• If you have previously won a read report or other prize from me, you are allowed to enter the same manuscript here. Should you win, that previous prize will be upgraded; if you don’t, no worries, you still have the prize from before.
  • While I will try my best to provide a reasonable turnaround time, this is a volunteer/pro bono gig, and as such, will be subject to the whims of my schedule. Which means that there may be times when I will not be able to work on your project, and you will need to be okay with that. If that’s not something you’re willing to do, then might I suggest opting for one of the other prizes instead. 😉

Prize #2: Winner’s Choice of 3 Print Edition REUTS Publications Titles

Since this one was almost as popular as the first choice, it seemed only fair that I include it as well. The difference being that two people will have a chance at scoring this one. But, just like above, there are some rules.

  • You are allowed to choose any three books from the REUTS Publications Library (including the hardcover anthology), but they have to have been released in print by the time the contest concludes.
  • The exception to the above rule is Off Book by Jessica Dall. It will be released in paperback shortly after the end of the contest, so it will be included as well, with the clarification that choosing this one may result in a slight delay.

And that’s pretty much all there is to it. Thank you again to all of you — for your votes, for your support, and for just being plain old awesome. The giveaway will end at midnight on 5/8/15 and the winner’s will be announced that day. Best of luck!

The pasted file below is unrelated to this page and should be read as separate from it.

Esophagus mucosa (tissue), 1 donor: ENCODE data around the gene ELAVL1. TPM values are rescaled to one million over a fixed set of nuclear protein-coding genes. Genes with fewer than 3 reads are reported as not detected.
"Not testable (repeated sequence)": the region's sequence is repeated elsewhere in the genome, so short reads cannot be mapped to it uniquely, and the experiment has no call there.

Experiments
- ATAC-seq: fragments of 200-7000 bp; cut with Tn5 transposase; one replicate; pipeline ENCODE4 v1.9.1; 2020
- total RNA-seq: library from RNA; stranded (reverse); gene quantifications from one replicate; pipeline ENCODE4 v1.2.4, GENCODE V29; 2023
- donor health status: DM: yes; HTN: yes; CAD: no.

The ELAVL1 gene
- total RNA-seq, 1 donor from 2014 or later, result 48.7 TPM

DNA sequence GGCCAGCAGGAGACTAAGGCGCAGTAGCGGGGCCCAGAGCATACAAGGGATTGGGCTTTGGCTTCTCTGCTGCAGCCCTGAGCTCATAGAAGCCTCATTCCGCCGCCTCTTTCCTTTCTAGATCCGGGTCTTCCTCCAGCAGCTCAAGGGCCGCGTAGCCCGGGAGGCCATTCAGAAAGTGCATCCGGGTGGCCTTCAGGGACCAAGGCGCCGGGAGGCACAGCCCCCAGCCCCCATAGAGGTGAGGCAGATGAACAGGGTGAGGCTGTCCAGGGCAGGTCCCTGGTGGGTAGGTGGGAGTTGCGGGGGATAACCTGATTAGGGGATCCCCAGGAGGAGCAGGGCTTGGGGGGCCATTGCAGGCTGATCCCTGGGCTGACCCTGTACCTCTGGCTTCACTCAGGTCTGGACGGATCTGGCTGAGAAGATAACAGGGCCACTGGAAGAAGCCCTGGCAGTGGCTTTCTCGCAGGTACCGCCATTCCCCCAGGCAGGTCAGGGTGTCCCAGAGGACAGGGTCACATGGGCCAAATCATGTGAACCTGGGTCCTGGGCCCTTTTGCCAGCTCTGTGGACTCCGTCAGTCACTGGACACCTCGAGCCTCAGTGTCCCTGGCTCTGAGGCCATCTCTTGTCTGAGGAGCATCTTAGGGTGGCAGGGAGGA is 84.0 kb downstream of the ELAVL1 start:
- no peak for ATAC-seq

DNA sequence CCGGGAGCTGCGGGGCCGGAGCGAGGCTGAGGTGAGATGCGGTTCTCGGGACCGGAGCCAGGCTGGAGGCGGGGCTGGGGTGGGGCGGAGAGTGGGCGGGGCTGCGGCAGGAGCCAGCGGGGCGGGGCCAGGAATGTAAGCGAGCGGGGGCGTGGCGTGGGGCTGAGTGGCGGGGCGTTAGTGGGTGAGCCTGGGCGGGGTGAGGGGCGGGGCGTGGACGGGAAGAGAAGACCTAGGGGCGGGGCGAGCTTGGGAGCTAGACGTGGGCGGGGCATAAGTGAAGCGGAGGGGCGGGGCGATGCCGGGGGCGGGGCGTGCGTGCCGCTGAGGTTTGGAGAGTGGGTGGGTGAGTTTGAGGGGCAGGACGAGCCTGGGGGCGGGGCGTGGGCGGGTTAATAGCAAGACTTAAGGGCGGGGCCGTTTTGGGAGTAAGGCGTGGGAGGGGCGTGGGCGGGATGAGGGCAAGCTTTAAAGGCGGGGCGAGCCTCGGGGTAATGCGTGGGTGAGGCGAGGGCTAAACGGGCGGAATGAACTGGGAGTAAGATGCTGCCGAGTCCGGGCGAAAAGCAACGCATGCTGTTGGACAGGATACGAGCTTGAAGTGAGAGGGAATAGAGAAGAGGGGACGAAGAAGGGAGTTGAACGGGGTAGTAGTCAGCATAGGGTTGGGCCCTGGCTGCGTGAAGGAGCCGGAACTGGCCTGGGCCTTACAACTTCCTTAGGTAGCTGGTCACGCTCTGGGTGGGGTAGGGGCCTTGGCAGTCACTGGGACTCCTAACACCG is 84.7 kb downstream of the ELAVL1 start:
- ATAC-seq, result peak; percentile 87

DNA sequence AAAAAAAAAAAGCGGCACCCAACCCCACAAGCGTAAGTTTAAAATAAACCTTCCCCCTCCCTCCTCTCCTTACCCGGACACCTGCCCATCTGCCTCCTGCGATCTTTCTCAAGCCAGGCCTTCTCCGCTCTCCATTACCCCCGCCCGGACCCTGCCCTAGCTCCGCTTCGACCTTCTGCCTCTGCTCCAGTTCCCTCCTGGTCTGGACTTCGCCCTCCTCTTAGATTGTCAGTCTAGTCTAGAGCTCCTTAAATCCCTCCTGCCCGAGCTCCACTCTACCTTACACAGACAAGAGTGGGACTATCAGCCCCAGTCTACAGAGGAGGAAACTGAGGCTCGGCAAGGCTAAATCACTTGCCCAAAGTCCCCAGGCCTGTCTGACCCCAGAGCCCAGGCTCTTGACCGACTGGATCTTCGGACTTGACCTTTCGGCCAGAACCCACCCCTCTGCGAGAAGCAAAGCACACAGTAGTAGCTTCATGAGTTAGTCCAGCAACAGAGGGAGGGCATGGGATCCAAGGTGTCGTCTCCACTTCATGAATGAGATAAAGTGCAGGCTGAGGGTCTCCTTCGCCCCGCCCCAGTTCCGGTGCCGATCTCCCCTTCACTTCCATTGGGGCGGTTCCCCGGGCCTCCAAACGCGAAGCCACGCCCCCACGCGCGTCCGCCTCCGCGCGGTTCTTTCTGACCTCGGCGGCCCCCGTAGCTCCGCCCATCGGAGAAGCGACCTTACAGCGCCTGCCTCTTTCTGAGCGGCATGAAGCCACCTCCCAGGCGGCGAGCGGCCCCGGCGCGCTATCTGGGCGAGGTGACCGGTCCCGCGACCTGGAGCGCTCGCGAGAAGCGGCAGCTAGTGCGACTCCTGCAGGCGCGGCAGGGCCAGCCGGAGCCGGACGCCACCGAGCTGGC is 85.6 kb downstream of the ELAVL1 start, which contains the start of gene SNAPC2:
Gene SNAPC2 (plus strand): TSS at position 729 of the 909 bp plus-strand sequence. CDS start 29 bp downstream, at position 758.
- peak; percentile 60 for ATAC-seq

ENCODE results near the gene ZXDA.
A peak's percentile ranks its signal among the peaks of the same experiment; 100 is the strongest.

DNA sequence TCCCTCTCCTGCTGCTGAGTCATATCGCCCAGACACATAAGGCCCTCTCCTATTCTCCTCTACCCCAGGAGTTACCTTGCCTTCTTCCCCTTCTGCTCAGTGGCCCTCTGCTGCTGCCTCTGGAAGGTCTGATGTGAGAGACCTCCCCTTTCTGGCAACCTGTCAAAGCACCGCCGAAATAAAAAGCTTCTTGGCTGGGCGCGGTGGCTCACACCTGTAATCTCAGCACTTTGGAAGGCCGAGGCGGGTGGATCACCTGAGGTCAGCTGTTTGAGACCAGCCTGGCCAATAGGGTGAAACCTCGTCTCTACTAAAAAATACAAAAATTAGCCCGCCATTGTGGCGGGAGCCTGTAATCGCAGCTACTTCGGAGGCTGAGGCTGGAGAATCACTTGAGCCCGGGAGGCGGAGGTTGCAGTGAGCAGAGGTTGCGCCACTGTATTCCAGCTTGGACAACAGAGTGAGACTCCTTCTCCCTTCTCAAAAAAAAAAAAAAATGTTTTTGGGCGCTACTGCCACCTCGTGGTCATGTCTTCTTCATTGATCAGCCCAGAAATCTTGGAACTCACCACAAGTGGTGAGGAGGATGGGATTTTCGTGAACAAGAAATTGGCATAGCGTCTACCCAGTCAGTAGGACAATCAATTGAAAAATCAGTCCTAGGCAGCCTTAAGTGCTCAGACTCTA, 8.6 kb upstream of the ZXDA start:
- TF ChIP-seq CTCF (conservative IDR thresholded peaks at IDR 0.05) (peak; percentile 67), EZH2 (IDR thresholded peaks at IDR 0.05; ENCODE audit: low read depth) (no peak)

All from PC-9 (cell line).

Click Here to Enter!

Reader’s Choice Poll: What Should I Giveaway?

Hello! Feels like I haven’t seen everyone in ages. Even though I’ve been posting things from the archives, it’s not quite the same as actually creating new content and spending time with you lovely folks. I’m definitely looking forward to getting back in the swing of things around here, and have plenty of new topics and ideas floating around to craft into insightful, probably snark-infused posts.

But first, I believe I mentioned a giveaway coming up . . . no? I didn’t? Hmm, weird. I was pretty sure I’d let that slip during our journey through the land of subgenres. Anyway, my three year blogiversary is fast approaching (May 2nd, in fact), and that means it’s time for one of my two annual giveaways (the other happens in December). Excited? Everyone loves free stuff. Don’t lie. You know it’s true.

The problem is that I’m not currently sure what I want to offer as the prize. I have some ideas, and I could copy what I’ve done before, but what’s the fun in that? So instead, I figured I’d give you, the readers who have loyally stuck with me while my schedule was blown to smithereens and then repaired, a chance to tell me what you want.

Below is a poll listing some of the options I’ve been toying around with. There’s also an “other” category, so if you have an idea I didn’t list, feel free to pitch it. The ultimate decision will be mine, but knowing what interests you guys will most definitely help me figure out the best prize for the job.

So, that’s it. For now. Vote away, and I’ll be back next week with something new. Promise. 😉